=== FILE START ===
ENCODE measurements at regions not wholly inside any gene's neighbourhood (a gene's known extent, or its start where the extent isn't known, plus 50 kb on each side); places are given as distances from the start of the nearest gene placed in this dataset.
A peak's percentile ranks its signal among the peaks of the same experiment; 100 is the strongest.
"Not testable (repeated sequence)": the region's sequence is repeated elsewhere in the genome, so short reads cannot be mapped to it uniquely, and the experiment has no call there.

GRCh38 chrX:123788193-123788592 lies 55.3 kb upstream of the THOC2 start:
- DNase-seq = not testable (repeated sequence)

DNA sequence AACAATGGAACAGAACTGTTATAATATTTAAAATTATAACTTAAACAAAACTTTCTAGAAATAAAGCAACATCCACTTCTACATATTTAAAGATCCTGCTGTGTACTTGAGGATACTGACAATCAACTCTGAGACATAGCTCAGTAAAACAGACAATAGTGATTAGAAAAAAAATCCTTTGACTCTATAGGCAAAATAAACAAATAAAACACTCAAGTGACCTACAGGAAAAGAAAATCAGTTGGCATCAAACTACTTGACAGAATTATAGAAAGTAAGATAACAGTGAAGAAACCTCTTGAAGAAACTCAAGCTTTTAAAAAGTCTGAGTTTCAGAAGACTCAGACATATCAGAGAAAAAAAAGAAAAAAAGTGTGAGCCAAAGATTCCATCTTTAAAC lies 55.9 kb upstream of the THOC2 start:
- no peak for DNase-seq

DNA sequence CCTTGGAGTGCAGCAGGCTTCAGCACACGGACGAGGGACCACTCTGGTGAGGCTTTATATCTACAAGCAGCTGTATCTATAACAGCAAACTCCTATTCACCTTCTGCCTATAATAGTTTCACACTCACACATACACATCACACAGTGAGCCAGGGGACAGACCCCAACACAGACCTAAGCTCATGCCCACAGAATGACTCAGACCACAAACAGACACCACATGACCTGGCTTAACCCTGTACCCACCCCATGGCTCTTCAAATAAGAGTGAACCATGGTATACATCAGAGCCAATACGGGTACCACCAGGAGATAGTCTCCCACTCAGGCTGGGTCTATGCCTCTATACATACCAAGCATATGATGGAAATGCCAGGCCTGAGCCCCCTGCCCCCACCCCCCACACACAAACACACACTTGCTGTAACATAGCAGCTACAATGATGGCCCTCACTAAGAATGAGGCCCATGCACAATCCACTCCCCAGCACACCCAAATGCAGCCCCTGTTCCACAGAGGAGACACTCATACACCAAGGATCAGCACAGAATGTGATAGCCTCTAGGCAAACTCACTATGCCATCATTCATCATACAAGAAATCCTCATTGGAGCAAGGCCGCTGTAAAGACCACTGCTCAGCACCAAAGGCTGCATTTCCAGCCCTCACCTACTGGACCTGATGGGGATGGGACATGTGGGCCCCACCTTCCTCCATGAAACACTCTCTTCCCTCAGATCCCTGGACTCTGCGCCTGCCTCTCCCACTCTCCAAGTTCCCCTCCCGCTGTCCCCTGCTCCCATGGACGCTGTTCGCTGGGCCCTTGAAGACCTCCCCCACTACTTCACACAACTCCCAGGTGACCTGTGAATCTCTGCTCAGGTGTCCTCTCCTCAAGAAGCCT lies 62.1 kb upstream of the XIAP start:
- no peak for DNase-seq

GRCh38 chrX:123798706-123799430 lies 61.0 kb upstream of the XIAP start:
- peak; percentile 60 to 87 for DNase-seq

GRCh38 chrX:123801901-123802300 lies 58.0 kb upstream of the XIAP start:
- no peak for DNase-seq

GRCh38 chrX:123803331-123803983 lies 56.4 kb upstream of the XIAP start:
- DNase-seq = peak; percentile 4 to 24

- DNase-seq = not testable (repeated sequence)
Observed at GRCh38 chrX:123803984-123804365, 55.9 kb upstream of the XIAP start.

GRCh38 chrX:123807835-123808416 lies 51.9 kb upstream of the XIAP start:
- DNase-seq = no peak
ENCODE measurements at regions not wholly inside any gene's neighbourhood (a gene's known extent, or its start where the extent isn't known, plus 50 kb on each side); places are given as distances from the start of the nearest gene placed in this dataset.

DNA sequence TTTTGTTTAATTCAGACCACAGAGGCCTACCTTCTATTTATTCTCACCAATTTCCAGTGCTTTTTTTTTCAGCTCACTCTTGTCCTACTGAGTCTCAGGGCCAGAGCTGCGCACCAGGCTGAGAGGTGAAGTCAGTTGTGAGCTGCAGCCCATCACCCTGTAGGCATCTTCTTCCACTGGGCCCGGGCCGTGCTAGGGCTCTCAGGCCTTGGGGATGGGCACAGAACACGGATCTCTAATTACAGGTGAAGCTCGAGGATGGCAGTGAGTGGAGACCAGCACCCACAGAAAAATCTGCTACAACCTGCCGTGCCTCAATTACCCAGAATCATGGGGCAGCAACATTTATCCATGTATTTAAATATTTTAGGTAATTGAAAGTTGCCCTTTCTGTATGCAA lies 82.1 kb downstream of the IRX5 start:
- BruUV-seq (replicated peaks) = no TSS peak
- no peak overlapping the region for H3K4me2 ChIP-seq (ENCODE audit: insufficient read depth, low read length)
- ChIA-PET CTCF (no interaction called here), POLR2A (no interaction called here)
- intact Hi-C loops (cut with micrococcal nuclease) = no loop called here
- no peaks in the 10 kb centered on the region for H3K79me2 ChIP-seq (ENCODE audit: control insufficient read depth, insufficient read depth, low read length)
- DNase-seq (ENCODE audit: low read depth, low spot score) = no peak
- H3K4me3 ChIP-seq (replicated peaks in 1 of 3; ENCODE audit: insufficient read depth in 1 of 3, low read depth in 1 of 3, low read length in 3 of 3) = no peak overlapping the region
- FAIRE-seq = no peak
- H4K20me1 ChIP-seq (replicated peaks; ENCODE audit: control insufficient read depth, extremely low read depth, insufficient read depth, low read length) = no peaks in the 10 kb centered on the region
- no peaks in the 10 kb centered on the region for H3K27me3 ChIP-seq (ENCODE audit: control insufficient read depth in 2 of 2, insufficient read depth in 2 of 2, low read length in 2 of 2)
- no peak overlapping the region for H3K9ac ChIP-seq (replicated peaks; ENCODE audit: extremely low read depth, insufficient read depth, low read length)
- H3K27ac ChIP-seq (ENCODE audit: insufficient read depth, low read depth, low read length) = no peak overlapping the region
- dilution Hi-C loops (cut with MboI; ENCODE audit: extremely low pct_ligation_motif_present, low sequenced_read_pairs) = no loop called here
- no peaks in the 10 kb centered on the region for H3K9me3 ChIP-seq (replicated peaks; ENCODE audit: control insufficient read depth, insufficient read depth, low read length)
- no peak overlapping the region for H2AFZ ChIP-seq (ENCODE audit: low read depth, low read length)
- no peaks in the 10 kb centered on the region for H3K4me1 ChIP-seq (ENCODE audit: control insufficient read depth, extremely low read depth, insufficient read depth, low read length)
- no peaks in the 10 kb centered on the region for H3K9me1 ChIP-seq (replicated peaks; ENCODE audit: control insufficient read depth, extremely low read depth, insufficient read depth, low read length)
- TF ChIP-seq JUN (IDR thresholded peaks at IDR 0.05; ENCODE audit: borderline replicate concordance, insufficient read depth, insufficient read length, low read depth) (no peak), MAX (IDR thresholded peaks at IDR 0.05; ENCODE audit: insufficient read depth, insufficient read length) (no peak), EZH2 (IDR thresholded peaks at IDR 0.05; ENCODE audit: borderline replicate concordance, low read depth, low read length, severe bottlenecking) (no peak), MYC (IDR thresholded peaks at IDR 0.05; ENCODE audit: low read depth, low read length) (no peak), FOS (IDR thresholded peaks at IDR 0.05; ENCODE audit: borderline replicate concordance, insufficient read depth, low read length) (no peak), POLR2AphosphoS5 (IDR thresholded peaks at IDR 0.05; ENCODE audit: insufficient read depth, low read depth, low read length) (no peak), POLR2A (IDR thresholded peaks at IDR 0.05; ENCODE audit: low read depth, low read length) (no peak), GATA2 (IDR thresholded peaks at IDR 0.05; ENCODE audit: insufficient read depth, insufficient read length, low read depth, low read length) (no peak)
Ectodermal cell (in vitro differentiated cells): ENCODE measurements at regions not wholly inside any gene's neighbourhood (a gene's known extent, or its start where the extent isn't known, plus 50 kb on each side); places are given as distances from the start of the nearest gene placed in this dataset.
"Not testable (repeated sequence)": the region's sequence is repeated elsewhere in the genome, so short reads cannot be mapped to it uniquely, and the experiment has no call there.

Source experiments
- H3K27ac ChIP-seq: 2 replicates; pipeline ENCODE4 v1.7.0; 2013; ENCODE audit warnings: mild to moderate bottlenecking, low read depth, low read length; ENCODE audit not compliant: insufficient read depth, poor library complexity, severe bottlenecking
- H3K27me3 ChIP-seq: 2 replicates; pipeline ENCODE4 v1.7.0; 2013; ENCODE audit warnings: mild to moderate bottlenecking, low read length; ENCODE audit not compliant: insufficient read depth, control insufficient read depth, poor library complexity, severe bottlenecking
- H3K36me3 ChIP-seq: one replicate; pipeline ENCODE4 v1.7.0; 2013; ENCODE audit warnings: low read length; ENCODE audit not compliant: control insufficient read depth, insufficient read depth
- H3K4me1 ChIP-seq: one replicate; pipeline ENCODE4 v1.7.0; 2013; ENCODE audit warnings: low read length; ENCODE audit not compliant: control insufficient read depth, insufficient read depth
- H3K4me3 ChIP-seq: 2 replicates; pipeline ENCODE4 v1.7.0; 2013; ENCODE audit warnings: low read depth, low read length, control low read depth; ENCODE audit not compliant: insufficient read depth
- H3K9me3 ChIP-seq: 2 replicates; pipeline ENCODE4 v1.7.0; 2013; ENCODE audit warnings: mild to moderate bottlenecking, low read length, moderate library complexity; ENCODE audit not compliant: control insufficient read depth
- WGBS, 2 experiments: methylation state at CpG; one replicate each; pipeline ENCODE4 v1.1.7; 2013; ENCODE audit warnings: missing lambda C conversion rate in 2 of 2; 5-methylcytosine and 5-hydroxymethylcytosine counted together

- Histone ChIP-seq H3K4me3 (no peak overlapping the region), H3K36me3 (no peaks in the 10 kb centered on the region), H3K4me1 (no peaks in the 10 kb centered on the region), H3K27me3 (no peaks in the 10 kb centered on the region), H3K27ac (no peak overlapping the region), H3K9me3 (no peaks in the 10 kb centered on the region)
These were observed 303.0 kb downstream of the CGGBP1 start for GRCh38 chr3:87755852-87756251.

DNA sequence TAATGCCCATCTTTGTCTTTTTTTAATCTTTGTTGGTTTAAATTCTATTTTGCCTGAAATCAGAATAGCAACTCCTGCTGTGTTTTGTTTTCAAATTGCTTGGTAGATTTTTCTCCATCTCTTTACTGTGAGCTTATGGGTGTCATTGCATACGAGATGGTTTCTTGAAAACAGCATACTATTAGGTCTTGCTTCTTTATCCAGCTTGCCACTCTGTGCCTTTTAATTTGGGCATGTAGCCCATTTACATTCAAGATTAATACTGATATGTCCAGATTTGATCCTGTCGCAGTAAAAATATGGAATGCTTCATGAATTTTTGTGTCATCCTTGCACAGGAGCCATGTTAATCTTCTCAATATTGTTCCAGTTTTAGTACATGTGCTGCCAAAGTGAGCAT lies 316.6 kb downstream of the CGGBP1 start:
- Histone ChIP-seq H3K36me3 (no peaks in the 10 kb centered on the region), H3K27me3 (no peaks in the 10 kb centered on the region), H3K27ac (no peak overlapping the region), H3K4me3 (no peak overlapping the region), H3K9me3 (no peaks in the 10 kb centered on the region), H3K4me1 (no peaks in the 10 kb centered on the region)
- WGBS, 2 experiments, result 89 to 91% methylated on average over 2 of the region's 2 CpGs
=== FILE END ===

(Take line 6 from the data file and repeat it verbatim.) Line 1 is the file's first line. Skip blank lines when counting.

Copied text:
DNA sequence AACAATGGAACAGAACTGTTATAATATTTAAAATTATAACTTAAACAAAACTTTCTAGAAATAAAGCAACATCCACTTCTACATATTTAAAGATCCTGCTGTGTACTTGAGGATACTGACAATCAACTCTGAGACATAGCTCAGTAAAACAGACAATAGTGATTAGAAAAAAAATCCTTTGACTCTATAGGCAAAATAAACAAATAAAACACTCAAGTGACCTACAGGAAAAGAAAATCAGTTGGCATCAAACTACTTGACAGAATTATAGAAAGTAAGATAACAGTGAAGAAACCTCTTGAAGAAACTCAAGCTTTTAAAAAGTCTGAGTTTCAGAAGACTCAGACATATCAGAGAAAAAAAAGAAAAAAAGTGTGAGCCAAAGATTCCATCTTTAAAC lies 55.9 kb upstream of the THOC2 start: